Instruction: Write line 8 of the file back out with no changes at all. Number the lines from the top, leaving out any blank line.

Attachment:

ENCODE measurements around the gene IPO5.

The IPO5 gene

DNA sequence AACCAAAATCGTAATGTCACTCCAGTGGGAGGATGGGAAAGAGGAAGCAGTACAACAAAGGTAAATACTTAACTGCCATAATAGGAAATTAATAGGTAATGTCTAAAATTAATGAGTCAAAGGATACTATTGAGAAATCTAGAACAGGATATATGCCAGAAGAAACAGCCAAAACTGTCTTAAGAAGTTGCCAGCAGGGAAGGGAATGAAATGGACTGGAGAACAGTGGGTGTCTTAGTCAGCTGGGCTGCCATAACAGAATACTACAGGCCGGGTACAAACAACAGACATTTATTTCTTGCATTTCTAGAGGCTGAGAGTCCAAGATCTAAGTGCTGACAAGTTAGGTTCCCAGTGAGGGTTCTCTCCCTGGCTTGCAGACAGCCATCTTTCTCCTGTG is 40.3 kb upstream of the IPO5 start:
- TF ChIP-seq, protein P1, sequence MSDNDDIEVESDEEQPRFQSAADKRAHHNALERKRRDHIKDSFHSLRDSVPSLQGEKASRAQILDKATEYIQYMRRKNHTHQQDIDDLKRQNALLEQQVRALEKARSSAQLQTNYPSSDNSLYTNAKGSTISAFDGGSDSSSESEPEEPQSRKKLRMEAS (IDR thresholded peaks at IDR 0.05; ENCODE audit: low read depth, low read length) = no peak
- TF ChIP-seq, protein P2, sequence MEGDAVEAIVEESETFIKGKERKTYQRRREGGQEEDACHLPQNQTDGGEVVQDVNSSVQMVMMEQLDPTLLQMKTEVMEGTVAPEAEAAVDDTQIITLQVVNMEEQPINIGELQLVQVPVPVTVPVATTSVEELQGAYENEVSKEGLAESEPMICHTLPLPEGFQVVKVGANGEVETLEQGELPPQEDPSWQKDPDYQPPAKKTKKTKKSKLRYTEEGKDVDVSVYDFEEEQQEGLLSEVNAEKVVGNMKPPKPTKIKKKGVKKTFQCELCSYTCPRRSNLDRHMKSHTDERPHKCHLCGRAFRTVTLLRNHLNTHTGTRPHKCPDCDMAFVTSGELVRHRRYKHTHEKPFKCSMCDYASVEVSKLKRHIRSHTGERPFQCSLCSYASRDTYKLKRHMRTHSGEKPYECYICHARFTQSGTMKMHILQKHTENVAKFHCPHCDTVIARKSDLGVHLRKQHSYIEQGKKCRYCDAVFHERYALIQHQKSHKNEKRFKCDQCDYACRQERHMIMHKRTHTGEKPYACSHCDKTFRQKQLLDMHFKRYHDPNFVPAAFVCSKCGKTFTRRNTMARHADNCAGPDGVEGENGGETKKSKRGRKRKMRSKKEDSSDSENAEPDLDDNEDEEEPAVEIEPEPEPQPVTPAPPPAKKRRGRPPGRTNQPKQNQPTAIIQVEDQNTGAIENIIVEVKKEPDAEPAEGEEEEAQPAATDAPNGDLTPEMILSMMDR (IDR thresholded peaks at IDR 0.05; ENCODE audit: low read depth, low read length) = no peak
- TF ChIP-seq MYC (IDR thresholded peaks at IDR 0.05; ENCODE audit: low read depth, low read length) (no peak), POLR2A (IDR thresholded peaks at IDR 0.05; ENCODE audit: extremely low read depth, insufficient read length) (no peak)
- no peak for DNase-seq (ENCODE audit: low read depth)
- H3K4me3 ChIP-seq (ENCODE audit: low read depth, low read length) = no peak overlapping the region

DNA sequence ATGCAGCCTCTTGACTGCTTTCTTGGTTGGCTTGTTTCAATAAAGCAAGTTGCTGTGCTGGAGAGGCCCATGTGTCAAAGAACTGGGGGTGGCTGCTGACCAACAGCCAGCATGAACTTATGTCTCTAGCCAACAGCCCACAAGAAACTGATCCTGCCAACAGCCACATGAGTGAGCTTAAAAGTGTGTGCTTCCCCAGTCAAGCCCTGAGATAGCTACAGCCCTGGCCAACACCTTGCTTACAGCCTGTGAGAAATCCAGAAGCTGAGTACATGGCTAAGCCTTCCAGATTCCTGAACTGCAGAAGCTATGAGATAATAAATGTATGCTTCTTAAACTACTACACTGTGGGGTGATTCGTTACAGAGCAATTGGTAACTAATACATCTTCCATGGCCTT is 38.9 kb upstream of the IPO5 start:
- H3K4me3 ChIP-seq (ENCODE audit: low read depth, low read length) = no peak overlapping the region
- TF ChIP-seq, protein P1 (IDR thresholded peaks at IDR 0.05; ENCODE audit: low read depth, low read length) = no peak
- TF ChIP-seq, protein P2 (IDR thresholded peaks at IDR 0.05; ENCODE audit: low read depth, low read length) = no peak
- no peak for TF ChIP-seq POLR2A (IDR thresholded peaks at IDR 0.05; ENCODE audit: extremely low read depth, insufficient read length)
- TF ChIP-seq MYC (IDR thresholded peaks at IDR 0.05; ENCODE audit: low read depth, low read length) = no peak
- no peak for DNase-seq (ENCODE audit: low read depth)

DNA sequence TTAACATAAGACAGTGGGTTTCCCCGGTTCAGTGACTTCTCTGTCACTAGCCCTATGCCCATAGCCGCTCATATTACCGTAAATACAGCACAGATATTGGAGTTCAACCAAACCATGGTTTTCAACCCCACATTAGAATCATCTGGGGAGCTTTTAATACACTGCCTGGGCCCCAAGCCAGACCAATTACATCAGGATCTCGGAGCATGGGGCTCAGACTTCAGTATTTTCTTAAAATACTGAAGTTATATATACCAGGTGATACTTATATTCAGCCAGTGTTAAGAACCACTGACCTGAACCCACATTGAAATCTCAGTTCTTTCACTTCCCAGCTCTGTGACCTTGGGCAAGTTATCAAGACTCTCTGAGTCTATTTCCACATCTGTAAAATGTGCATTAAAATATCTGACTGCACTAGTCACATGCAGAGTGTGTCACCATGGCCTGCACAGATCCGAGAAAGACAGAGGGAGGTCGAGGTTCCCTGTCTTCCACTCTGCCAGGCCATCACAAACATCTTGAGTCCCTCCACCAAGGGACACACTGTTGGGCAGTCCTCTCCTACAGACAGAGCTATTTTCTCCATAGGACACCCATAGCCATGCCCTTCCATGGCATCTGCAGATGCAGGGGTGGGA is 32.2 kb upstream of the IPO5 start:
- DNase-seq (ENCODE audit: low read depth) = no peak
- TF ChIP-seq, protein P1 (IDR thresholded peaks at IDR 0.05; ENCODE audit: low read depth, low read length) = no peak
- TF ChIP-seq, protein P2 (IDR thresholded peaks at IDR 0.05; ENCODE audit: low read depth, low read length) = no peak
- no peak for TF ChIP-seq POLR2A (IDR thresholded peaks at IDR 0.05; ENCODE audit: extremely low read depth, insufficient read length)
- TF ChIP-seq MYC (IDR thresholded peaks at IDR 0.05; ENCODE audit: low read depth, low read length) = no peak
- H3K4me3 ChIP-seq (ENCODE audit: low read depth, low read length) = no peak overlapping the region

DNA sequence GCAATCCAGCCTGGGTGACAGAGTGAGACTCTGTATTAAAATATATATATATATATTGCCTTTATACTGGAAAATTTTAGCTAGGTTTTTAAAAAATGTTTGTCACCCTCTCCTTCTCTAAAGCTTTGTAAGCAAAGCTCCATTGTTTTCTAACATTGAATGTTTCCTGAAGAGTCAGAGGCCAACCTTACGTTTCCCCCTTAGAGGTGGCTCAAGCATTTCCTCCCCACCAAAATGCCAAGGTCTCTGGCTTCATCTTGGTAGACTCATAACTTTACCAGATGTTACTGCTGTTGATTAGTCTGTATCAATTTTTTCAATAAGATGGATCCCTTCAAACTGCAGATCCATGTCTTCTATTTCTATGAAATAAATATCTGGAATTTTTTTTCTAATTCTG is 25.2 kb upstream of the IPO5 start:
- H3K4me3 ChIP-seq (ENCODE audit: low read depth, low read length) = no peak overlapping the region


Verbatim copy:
- H3K4me3 ChIP-seq (ENCODE audit: low read depth, low read length) = no peak overlapping the region